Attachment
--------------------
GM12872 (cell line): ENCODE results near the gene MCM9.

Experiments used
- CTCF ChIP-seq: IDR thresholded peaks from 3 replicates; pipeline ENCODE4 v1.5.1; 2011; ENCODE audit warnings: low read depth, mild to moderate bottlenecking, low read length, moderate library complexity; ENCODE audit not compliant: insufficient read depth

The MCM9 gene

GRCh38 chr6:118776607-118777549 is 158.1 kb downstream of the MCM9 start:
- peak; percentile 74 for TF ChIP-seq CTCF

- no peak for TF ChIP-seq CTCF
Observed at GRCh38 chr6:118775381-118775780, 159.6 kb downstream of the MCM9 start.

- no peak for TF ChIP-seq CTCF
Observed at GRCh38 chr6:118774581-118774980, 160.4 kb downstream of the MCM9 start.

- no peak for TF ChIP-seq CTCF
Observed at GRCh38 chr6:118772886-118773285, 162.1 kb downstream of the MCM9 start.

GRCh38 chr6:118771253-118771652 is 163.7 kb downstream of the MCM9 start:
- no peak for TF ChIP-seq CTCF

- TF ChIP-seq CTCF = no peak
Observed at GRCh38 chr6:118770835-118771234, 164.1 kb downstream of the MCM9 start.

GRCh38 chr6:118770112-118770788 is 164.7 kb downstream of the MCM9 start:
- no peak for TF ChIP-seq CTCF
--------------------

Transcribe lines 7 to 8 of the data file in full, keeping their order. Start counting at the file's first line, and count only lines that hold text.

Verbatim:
- no peak for TF ChIP-seq CTCF
Observed at GRCh38 chr6:118775381-118775780, 159.6 kb downstream of the MCM9 start.